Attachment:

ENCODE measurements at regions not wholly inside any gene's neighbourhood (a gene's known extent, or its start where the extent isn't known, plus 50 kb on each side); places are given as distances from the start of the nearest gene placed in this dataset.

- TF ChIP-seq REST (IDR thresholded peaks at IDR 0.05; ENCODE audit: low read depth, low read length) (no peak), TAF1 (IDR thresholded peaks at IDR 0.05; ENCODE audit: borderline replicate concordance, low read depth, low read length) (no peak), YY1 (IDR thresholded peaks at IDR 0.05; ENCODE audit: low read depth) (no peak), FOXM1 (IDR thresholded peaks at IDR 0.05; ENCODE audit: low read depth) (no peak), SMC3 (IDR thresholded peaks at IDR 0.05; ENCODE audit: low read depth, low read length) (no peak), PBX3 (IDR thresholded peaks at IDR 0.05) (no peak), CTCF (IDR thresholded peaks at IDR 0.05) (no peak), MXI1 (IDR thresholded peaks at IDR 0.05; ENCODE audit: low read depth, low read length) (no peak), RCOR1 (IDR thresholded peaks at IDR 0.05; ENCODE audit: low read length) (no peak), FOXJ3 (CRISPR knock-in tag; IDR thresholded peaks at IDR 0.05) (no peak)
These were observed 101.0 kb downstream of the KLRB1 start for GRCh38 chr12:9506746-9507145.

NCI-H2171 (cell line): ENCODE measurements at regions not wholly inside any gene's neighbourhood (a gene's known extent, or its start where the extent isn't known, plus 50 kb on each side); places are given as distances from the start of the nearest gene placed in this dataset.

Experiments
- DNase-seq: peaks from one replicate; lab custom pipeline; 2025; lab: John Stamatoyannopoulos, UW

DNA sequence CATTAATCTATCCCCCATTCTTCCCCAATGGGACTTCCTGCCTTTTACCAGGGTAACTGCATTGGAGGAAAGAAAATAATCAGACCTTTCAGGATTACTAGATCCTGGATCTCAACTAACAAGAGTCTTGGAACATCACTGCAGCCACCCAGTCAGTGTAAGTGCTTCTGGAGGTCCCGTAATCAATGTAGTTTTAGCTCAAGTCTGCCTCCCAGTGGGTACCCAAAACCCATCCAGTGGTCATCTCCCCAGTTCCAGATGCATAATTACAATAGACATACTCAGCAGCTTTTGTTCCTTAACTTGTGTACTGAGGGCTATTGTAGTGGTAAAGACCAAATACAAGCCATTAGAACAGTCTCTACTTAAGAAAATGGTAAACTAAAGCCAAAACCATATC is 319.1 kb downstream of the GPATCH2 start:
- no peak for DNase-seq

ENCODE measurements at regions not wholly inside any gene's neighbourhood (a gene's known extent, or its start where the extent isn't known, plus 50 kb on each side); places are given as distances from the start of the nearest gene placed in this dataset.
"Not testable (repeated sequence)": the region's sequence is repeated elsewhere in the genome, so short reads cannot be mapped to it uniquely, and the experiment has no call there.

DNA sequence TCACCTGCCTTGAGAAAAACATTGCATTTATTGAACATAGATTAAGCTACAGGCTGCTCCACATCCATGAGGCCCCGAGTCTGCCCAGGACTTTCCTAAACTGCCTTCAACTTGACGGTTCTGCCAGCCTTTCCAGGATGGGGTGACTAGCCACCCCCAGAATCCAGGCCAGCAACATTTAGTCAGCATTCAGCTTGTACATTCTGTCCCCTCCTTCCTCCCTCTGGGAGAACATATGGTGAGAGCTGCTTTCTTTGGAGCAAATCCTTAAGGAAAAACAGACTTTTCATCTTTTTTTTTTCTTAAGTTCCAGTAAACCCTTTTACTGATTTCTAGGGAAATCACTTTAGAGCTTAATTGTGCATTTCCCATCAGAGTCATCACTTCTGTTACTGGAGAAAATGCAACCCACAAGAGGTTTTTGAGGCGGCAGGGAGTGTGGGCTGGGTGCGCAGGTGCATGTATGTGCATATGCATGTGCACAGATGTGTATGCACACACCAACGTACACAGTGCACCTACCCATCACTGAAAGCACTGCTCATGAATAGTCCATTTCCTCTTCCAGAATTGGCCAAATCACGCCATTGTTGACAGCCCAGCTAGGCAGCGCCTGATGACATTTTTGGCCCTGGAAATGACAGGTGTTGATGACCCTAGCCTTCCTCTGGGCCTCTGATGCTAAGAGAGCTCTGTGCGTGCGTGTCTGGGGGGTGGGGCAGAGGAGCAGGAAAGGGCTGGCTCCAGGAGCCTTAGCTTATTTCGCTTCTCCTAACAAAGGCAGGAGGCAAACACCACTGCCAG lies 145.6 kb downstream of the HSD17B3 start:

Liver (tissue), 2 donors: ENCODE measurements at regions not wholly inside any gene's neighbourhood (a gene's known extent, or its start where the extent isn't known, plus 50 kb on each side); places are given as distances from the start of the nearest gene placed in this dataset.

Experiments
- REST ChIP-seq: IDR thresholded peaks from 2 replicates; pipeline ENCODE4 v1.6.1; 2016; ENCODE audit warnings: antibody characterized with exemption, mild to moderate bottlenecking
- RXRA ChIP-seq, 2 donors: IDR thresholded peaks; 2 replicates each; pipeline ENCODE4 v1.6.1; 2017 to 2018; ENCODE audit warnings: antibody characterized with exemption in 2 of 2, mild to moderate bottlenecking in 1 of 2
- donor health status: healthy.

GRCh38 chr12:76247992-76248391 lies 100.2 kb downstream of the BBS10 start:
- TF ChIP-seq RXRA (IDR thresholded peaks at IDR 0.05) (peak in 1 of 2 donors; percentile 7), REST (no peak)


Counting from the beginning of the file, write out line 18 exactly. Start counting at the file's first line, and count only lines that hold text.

- TF ChIP-seq RXRA (IDR thresholded peaks at IDR 0.05) (peak in 1 of 2 donors; percentile 7), REST (no peak)